Summer 1992, Ynys-Hir in Powys, Wales opened my eyes to the world of Odonata – the Golden-ringed Dragonfly Cordulegaster boltonii – a simply superb insect. I saw a few species during my stint doing volunteer work over the summer holidays that year post exams and just before college. Even now, over 20 years later, I still consider going to see them in Yorkshire an annual treat when time allows.
Post 1992, and with a little bit of research through reading the books available at college, a few years later I was enjoying the delights of such species as Hairy Dragonfly Brachytron pratense and Emperor Dragonfly Anax imperator during ornithological survey work in Suffolk – a welcome distraction to quiet days in the field.
However, it was the spring of 1997 when I bought my first book, the superb field guide I still use now which was written by Steve Brooks and illustrated by Richard Lewington. It is a book that has been well used… a book that not only made Odonata more accessible with the great text and English names, but also the key identification marks drawn to scale on the illustrations.
Having arrived back home in Yorkshire early in 2000, time was spent both birding and looking at Odonata – the latter group perhaps being looked at more seriously for the first time, especially at Tophill Low NR, East Yorks. Coupled with the enthusiasm of Paul Ashton and Doug Fairweather, numerous records were collected from various Yorkshire sites, and during 2005, Paul Ashton came up with the idea of creating an Odonata Atlas for VC61 which several years later became a published article. Something we both hope will be used by others for reference and as inspiration for people interested in Odonata and those who wish to create an atlas for their region.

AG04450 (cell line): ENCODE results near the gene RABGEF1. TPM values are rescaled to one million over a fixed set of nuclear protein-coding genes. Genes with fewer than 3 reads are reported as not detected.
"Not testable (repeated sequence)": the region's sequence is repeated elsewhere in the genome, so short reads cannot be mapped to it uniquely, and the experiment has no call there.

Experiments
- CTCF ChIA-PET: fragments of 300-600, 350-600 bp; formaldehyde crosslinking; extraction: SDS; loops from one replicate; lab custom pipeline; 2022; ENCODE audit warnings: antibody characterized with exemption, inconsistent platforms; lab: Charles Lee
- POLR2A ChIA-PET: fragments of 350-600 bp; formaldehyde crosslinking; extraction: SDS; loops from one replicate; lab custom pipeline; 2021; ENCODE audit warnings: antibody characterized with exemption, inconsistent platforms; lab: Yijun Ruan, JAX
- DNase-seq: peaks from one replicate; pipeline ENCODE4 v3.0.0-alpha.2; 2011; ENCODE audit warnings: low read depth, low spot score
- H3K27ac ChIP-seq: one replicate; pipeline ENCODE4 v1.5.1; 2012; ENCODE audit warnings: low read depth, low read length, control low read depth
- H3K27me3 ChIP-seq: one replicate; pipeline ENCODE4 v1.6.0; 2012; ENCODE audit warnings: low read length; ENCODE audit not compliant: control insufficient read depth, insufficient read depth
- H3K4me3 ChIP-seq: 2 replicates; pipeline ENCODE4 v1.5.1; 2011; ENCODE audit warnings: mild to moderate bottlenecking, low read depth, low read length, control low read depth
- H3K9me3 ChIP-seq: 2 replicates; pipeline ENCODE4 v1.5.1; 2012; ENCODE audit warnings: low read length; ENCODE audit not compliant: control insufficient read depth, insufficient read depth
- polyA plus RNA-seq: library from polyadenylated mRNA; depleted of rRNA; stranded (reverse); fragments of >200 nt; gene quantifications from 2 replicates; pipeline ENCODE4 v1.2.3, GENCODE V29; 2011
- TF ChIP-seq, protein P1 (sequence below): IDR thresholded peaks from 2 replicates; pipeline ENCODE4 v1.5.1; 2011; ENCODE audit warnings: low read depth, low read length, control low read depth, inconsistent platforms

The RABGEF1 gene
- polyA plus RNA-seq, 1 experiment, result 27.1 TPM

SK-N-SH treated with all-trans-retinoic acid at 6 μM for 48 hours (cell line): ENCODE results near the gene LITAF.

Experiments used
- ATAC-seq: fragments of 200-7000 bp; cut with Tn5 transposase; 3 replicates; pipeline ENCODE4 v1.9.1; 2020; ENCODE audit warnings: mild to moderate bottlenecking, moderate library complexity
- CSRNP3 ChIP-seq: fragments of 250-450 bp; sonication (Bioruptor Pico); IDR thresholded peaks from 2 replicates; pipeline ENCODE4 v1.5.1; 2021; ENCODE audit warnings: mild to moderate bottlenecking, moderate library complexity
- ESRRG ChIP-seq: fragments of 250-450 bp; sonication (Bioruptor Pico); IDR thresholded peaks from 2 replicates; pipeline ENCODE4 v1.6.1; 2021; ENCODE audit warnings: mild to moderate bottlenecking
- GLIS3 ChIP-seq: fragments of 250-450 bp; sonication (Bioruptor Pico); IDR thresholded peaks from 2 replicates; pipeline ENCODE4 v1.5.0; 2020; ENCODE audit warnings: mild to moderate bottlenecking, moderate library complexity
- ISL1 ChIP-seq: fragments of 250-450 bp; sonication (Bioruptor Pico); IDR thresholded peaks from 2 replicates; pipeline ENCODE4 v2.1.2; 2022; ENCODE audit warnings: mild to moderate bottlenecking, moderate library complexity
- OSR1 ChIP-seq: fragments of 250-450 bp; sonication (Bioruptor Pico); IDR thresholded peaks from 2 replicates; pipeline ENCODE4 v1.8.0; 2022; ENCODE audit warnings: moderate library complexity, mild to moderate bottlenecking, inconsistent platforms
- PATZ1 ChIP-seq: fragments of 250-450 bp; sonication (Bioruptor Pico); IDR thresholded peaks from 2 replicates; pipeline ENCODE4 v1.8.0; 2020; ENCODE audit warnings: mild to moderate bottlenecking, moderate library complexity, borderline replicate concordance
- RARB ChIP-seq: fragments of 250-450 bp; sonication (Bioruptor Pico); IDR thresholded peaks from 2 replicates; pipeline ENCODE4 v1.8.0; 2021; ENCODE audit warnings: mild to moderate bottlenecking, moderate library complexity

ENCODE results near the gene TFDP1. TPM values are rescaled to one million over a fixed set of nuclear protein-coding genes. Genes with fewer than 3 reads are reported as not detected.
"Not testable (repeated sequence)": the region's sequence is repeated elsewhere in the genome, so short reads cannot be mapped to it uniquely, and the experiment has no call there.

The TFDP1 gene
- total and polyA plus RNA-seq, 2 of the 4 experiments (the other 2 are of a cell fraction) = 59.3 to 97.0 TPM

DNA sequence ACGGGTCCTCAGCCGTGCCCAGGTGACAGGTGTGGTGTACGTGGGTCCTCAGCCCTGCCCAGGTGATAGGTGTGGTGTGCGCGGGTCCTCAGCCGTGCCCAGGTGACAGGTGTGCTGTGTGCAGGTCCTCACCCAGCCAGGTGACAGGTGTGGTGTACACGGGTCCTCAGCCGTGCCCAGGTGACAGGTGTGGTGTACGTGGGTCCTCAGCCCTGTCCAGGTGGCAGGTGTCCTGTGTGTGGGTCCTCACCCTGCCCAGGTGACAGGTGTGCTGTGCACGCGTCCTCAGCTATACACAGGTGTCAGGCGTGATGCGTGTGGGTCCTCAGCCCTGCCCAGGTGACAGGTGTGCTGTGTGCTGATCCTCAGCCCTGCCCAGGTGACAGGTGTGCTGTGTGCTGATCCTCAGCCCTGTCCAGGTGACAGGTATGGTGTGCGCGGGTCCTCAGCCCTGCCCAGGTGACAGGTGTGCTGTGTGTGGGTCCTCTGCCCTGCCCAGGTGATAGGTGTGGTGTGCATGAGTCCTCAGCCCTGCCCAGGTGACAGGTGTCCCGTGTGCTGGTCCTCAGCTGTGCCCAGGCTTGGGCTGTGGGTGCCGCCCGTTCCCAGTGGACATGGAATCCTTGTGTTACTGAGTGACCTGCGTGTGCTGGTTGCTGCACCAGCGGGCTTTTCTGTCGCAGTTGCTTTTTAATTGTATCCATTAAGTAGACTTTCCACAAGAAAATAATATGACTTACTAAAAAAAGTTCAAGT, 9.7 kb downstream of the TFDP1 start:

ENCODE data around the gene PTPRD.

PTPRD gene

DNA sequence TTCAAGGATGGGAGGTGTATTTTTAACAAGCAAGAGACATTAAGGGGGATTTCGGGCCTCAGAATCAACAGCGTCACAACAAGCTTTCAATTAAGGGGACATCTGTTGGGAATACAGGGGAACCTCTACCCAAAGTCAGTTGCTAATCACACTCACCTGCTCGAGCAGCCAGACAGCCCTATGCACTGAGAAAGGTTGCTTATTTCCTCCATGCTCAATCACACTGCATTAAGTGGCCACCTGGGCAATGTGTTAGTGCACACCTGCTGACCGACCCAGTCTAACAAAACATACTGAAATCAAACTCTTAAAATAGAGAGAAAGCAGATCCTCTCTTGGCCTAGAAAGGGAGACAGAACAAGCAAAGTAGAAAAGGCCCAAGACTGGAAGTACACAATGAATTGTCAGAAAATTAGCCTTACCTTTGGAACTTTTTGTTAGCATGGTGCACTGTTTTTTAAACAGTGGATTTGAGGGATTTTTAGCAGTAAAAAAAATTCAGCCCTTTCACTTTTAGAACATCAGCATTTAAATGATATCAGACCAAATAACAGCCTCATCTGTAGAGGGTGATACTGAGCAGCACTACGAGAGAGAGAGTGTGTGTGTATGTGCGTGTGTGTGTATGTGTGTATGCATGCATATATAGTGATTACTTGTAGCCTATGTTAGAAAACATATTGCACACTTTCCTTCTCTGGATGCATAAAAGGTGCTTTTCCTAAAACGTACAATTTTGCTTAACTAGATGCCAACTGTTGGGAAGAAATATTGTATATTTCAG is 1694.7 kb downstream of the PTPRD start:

One of the commonest large dragonfly species in Yorkshire during the early part of the season is the Four-spotted Chaser Libellula quadrimaculata, the photo below being of the form praenublia taken at Tophill Low NR a couple of years ago during the atlas survey work.
A few months back, it came as something as surprise to receive an email from one of Europe’s most respected wildlife artists Richard Lewington asking to use the photo, with artistic licence, as the illustration for the new edition of the Field Guide to the Dragonflies & Damselflies of Great Britain and Ireland.
The new book features updated maps of species distribution and new illustrations of species not featured in the original book published back in 1997 – Odonata in Britain and Ireland has changed a lot since then… just as it has here in Yorkshire as the last 14 years has proved.
I hope the book inspires others, the same as the original inspired me. The first book featured a stunning illustration of the fantastic Emperor on the front cover, the new one features a stunning picture of the humble Four-spotted Chaser – a species many will see, and one that is equally as stunning as the Emperor, you’ve just got to take the time to look and go ‘Wow!’.
Away from books, perhaps an interest wouldn’t be an interest without the encouragement, friendship and help of others… my thanks go to Paul Ashton, Doug Fairweather and Nuno de Santos Loureiro for both allowing me to spend time in the field with them, learning with and being inspired by them, and allowing me to collaborate with and contribute to their projects both here in Yorkshire and the Algarve, Portugal when time has allowed over the years.
Finally, thank you to Richard Lewington for looking at my blog and finding a photo that inspired… hopefully next summer will see lots of Quads strike a pose!
Lets hope they inspire people like the Emperor!